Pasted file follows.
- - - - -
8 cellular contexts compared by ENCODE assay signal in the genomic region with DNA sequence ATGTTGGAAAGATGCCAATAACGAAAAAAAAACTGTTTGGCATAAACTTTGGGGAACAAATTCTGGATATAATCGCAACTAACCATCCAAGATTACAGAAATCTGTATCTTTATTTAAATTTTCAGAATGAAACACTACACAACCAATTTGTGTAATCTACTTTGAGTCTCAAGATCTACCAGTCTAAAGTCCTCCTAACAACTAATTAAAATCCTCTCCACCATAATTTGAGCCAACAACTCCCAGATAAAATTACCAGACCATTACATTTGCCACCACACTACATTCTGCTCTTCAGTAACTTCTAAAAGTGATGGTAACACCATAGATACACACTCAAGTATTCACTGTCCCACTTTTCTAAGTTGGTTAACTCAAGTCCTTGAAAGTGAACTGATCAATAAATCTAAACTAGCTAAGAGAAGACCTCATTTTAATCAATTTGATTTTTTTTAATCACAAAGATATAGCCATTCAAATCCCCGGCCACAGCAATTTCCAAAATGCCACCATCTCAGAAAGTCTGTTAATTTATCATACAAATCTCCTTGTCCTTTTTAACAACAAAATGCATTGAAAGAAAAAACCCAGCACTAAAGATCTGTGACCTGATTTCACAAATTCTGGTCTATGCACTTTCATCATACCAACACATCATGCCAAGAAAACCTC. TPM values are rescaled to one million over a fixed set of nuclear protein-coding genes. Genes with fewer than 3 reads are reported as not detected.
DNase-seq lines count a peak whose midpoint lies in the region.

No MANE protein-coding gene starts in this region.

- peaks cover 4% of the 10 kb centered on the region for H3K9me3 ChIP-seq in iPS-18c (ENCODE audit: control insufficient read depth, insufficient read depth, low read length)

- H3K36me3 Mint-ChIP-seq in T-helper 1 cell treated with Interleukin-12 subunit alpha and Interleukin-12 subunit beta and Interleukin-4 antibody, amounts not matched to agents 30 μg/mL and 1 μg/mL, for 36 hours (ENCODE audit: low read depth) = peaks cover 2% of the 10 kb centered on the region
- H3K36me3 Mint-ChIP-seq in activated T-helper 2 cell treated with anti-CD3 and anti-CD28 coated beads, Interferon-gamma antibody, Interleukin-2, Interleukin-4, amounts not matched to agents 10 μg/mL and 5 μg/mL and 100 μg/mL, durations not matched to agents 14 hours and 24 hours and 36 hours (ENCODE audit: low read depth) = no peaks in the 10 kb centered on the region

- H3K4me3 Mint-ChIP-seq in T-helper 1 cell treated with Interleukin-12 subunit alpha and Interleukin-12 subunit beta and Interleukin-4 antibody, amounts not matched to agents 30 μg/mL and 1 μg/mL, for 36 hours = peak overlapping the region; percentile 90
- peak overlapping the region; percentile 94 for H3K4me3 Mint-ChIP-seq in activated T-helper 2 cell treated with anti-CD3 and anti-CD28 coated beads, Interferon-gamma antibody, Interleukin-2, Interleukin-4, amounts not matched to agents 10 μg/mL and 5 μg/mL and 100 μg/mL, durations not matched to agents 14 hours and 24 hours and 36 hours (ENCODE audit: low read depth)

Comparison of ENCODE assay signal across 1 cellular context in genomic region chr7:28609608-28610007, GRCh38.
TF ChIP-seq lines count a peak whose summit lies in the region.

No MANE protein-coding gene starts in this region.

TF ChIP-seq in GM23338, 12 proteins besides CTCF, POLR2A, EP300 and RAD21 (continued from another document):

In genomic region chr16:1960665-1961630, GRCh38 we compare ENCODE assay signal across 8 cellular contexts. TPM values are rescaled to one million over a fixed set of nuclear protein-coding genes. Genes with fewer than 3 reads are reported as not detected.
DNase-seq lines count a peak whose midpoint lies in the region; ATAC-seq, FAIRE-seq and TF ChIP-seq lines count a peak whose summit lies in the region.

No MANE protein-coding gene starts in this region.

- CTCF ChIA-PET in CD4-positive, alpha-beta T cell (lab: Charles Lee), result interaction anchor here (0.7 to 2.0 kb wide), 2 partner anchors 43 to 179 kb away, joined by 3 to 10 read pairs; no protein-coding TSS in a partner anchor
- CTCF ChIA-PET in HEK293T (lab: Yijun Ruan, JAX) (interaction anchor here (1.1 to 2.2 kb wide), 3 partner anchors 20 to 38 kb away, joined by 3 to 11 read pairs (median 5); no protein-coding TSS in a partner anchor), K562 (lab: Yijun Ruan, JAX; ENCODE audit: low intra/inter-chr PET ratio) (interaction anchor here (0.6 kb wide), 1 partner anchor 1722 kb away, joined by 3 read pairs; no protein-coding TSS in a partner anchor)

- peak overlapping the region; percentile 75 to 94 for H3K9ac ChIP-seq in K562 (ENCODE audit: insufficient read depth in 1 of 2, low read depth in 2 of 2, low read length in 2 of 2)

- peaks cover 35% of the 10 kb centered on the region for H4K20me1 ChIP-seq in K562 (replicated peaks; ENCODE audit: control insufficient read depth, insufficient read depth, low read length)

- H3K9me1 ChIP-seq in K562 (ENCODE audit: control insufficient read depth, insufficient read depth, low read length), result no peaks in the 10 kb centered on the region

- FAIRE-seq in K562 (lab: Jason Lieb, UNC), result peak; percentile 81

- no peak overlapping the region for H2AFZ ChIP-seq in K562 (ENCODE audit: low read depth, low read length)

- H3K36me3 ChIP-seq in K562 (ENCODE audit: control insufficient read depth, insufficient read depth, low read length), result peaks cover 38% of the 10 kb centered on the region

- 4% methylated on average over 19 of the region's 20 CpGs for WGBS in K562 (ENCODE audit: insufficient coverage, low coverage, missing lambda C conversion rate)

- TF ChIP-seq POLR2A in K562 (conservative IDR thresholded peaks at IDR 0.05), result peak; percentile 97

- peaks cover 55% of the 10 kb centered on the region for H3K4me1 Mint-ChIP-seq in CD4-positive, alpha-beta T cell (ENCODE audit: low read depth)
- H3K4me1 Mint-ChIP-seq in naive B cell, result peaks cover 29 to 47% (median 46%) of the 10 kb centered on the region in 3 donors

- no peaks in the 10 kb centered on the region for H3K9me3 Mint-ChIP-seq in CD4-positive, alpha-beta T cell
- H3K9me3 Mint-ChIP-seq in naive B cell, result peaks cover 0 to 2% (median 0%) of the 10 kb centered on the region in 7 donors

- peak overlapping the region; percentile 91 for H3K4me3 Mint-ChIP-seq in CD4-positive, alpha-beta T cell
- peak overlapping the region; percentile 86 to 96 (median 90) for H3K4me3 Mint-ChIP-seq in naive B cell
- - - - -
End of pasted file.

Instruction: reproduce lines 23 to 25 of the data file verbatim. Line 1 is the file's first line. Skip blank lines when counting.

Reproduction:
- H3K36me3 ChIP-seq in K562 (ENCODE audit: control insufficient read depth, insufficient read depth, low read length), result peaks cover 38% of the 10 kb centered on the region

- 4% methylated on average over 19 of the region's 20 CpGs for WGBS in K562 (ENCODE audit: insufficient coverage, low coverage, missing lambda C conversion rate)

- TF ChIP-seq POLR2A in K562 (conservative IDR thresholded peaks at IDR 0.05), result peak; percentile 97